At the beginning of the book, Shimura writes about the daily life in Tokyo and things related to it in the 1930s, for the reason that those "things completely ordinary and known to almost everyone" of his generation "will never be written, and as a consequence, will be forgotten" (page 1). Reading them with nostalgic feeling, I thought that he also did an excellent job here. He gives an example of popular songs "that were not so objectionable": "La, la, la, red flowers carried on a wagon, / Spring has come from the village to the town, / ..." (a skilful translation from Japanese, perhaps made by himself; page 14). He does not write the title of this song, but I was able to figure it to be "Haru no uta ('The song of spring' sang by Mitsuko Tsukimura in 1937)," because it was one of my favorite songs.
Shimura's finding of the practice of people in Kyoto is also fascinating: "I later learned that false compliments and even false invitations expecting declination were common in Kyoto" (page 30). (By the way, Haruko requested me to visit her someday in the near future, during our conversation by phone. She is not the person of Kyoto. So, I do not think it a false invitation.) He shows keen insight into the history of politics, writing a little about possible war responsibilities of Hirohito (page 37) and stating that there is no justification for the second atomic bomb on Nagasaki (page 57). However, I think it to be unfortunate that he seems to be an anti-Marxist by confusing the Marxism with the wrong dictatorship by the Communist party in the former USSR and North Korea (page 86).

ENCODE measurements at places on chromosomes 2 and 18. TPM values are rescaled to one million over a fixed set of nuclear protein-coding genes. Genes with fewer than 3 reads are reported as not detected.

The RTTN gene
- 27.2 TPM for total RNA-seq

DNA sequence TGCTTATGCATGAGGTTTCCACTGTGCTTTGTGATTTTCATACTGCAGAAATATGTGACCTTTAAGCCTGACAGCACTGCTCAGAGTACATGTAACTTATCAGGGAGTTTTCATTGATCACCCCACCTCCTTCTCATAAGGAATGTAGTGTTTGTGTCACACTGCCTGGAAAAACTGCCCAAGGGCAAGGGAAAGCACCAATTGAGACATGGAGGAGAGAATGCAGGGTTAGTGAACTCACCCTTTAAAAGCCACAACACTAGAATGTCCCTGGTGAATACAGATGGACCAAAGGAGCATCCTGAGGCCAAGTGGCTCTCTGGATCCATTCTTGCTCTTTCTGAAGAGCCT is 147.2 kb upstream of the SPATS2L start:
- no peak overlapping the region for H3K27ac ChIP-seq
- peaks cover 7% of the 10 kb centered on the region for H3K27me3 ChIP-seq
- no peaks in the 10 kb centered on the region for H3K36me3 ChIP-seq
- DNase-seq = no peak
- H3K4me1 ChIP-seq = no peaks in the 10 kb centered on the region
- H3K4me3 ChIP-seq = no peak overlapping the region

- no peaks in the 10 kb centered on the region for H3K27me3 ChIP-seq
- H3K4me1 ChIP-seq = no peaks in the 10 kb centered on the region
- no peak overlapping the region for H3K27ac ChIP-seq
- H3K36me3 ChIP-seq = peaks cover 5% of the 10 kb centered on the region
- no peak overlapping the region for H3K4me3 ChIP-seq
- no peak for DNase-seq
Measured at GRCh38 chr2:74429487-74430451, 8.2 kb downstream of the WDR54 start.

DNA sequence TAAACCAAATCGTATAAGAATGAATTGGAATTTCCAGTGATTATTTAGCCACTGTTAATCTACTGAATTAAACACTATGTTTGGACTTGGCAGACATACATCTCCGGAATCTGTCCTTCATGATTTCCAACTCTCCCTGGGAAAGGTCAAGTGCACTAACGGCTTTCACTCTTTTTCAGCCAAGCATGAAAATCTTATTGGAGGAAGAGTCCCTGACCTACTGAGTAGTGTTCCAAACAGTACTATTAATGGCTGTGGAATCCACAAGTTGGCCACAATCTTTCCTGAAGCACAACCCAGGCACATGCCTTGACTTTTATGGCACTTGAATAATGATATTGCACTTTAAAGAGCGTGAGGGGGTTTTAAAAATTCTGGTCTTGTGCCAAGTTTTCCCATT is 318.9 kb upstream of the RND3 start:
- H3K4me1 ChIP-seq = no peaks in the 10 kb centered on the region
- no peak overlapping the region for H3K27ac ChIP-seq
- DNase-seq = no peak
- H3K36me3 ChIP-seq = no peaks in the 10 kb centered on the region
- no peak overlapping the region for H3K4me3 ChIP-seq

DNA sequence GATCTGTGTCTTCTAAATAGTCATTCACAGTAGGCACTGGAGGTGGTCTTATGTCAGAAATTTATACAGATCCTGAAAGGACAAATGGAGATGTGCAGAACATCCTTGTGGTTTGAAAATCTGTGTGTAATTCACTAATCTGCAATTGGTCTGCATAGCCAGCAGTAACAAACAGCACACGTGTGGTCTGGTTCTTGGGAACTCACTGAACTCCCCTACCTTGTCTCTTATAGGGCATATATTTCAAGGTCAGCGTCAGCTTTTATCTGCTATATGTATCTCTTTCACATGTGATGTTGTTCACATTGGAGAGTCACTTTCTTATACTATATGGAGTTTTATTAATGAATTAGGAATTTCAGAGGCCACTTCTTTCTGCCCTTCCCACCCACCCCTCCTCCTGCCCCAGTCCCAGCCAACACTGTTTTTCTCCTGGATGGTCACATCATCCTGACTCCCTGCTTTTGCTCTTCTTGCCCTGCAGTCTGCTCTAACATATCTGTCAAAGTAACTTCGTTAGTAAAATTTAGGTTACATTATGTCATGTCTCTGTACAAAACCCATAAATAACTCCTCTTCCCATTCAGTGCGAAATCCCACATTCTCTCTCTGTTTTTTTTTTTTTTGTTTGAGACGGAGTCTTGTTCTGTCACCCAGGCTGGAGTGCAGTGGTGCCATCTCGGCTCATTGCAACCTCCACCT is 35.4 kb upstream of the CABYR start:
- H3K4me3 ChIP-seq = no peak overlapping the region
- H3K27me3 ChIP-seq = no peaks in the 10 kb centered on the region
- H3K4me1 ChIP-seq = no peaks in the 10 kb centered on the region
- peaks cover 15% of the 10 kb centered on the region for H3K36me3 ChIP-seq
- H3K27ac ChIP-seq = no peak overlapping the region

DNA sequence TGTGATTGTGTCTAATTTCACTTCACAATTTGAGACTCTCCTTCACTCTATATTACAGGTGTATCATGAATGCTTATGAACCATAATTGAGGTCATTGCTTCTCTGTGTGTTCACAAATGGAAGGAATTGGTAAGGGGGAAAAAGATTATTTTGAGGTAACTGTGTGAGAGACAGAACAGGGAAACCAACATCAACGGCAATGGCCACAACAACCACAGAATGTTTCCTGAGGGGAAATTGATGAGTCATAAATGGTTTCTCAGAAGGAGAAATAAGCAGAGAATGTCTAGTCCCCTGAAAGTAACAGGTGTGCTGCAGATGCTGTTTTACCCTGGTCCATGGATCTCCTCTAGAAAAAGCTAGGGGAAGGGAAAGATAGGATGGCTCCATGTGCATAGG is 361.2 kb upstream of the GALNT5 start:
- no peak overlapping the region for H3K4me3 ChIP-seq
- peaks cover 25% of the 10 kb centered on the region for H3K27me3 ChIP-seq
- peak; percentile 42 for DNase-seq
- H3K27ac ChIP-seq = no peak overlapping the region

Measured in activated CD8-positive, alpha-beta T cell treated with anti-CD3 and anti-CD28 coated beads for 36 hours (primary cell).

Shimura's scathing remark about the famous Japanese mathematician Teiji Takagi at the latter's old age might surprise Japanese readers, because the former quotes the words, "Kunshi is peaceful and not arrogant, whereas shojin is arrogant and not peaceful," from The Analects of Confucius to mean Takagi was shojin (page 117). He also criticizes G. H. Hardy's following words in A Mathematician's Apology as "rather pompous" (page 161): "No mathematician should ever allow himself to forget that mathematics, more than any other art or science is a young man's game." I do not think that these criticisms by Shimura themselves pompous but believe that they reflect his attitude not to be subservient to the authority as well as his solid determination to continue working on mathematics till old ages.
With regard to an important mathematical work, Shimura's view, according to his description, is different from that of most, or at least many, mathematicians, who have the prejudice that "The more difficult, the better." He attaches importance to the significance of the result in the development of mathematics rather than to the difficulty of deriving or proving the result (page 137 and on some earlier pages). From the viewpoint of me as a physicist, this seems to be quite reasonable. I have to add the following bottom line: Most books I read in the afternoons this summer and early autumn made me sleepy, but Shimura's autobiography was a complete exception.
I thank to Yoshihiro Matsumori for our conversation on the message page of Facebook, which became the motive of writing this blog post.